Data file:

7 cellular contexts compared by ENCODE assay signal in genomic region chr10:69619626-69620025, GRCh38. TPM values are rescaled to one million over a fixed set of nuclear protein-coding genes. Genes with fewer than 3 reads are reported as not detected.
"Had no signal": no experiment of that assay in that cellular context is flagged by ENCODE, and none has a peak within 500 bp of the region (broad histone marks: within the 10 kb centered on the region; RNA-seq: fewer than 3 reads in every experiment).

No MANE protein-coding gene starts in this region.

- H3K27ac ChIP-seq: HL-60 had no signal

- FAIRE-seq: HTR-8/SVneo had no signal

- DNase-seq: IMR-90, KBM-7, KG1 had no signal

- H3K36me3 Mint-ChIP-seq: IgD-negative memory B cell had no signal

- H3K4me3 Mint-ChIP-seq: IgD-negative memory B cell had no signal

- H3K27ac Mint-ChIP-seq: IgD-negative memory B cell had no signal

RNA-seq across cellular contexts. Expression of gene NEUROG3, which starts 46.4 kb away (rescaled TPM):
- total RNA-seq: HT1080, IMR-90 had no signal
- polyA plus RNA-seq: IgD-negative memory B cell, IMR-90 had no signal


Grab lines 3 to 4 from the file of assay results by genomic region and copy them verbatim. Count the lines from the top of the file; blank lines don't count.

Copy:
No MANE protein-coding gene starts in this region.

- H3K27ac ChIP-seq: HL-60 had no signal